To make the most of this blog, I recommend reading that first: Getting Started with Long-Term Development Programs - 3 Key Components
To summarize the major takeaways from last week, quality long-term programming:
- Sets clear minimum expectations at the very beginning. This is the common ground you and your athlete will work off throughout the coaching relationship.
- Starts with an agreed upon minimum time commitment you expect from your athletes to reach their goals. Speak in terms of 3-6 month commitments, make the expected commitment abundantly clear, and stay firm on what you expect during that period of time.
- Always focuses on the results you are achieving together. Focus on the wins and continually set new goals as your athlete improves.
So now that we have this programming framework in mind, how do you actually bring a new client into your business?
Because, let’s face it. Many athletes are currently conditioned to just book a lesson, show up, and figure it out as they go. Sadly, what I’m recommending here isn’t the norm, so you’re gonna need to explain all this clearly and powerfully when marketing your offer.
Here’s what I recommend..
First, create 3 variations of long-term programs for potential athletes. These can be differentiated by goals, skill level, in-person vs. remote coaching, etc.
Don’t fall into the trap of creating custom programs for everyone you work with. Create the program templates first, then determine which makes the most sense for each individual athlete to reach their goals within their budget.
Next, make it clear on your website and social media that you don’t work with just anybody. Require that any athlete interested in working with you take a free assessment before getting started.
That assessment can be on a technical skill, past experience, or even just a personality profile to make sure that they would be a good fit for your coaching style.
It’s important that this assessment is free and relatively quick and painless to complete - this will ensure a consistent flow of people requesting your coaching. A free assessment is a great way to automate screening of potential athletes, from which YOU can choose who YOU think will work best for your coaching style, programming, and business.
Then, once you have that foundational information and assuming there is a good fit, present the program that best matches where they are and where they want to be in 3-6 months.
Lastly, when they’re ready, discuss pricing, goals, and the expectations I outlined above before signing them on.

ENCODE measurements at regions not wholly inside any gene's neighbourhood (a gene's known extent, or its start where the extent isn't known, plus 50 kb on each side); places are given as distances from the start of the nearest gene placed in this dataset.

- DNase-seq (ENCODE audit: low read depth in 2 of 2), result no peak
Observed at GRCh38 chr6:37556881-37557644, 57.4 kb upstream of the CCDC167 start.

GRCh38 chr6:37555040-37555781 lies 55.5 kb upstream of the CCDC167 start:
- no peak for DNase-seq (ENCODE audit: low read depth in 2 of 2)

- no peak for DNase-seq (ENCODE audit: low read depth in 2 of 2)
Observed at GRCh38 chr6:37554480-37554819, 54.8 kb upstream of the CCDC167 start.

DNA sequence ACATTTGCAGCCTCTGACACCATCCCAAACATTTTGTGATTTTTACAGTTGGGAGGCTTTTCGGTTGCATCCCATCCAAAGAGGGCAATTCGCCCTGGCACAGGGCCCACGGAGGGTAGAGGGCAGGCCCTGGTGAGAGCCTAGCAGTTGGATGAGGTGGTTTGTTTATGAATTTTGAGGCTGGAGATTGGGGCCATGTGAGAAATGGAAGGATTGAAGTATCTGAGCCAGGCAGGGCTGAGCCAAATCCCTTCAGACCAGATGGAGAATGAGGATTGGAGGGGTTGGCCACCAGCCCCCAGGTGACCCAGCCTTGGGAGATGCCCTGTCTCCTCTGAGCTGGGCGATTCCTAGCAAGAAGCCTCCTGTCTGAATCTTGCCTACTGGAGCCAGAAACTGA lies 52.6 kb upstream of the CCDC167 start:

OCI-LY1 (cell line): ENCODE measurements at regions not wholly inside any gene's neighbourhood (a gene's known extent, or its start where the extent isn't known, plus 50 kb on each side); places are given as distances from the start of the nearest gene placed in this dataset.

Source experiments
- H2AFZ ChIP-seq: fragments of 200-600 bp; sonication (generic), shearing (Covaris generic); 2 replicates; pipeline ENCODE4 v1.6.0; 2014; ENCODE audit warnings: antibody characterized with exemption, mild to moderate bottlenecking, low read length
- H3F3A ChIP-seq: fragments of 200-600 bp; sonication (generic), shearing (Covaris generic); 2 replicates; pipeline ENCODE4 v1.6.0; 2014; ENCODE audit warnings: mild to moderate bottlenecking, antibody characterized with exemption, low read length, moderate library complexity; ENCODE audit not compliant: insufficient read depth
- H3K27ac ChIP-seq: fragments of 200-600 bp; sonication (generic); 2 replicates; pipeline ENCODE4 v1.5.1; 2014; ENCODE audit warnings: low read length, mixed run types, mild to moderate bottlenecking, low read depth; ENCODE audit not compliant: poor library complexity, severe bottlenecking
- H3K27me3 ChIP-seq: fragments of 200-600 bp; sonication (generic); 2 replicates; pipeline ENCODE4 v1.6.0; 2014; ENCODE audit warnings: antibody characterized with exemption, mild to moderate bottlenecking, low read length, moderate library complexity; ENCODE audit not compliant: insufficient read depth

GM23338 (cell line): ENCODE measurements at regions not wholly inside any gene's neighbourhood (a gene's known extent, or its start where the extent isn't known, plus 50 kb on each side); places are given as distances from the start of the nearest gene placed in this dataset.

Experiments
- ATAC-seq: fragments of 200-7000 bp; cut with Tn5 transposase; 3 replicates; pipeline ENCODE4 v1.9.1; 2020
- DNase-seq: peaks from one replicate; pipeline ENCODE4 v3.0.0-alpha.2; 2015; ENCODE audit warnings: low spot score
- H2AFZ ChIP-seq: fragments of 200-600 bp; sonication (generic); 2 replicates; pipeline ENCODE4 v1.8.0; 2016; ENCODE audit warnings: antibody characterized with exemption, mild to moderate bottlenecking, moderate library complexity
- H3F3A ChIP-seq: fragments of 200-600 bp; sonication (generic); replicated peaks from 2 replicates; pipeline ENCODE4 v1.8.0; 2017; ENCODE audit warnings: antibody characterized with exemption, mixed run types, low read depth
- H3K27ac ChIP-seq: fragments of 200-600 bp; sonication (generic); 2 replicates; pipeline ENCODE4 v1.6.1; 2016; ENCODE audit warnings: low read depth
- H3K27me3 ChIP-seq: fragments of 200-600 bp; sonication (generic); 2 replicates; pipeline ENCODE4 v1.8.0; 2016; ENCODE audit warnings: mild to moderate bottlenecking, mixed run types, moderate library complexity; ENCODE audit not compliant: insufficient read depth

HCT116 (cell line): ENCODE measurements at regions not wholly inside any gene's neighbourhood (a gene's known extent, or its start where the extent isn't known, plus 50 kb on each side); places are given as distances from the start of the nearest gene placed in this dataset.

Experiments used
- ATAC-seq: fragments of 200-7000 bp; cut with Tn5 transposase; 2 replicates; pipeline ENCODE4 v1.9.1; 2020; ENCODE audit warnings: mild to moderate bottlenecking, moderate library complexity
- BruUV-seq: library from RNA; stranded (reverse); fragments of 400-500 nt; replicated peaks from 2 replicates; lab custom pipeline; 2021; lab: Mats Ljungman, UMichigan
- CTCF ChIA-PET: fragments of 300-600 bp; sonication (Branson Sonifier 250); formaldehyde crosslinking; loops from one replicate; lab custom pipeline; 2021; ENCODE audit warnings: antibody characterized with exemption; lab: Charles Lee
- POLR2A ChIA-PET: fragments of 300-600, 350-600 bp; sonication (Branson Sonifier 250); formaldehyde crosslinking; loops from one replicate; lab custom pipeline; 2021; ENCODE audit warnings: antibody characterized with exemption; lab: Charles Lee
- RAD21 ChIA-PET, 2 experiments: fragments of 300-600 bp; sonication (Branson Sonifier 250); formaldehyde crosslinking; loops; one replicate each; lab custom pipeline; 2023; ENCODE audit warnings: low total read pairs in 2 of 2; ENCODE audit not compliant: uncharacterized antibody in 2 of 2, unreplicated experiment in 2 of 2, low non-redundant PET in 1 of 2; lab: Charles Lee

Here’s a quick example of 3 potential long-term development tiers:
Program 1: Practice & Group Training
For the athletes who book an assessment but aren’t ready to fully commit to your coaching. Maybe they aren’t at the right skill level, don’t have a suitable budget, or are just not the right fit for your private programs.
In this program, you coach/teach a group all at once, walking them through drills, strategies, etc. to help them improve their game. In this tier, you set a regular date and time, the athletes show up to group practice/training, you provide group coaching, and that’s about it.
Program 2: Semi- Private
Ideal for the athletes who have a promising future and are at a higher skill level. They’re ready to dedicate themselves to improvement both with and without you, and they have the financial means to afford a more high-touch coaching program.
In this program, work with pods of 3 and have them compete with one another. Give more personalized attention to each as needed, but overall you want them to learn from, support and inspire each other under your guidance. I’ve seen this strategy work super well and you can easily charge almost double what you would for the Group Practice/Training program.
Program 3: Elite/ Private
This is where the best of the best will be placed. The VIP, white glove coaching. Put your all into these athletes - Read this blog for more on how you can craft an offer focused on ConnectedCoaching: The $100k Offer Explained.
Quick note: CoachNow should be used with each of these programs, to varying degrees. Obviously it’s gonna be employed the most in the 3rd program and the least in the first.
No matter what tech you use, it’s crucial for your athlete to have their coach(es) and all their information in their pocket.
This will help you build and maintain a deeper relationship, offer micro touch points, give detailed video and image analysis, and ultimately overdeliver on the “$100k Coaching Offer” I lay out in this post below.
Remember: it’s crucial to move away from personalizing a program for every athlete. The three programming offers above become “buckets” that you can easily place your athletes in, based on their assessment results.
It’s absolutely gonna take some iteration….But time and time again I’ve seen coaches succeed with programs just like this.
I’m sure you can too if you give it a try.
Let’s put this into action. This week I want you to:
- Brainstorm 3 long-term development programs.You don’t have to introduce anything or change your business just yet - simply put pen to paper and ideate about what this COULD look like when you’re ready to pursue this model.
- Summarize each program, describing your ideal personas for each (e.g. age, skill level, goals etc.). Assign a price to each (and remember to keep in mind our past advice around pricing tiers).
Start thinking about this NOW. It’s a very potent exercise, even if it stays in the brainstorm phase until you’re ready.
No harm in giving it a try!
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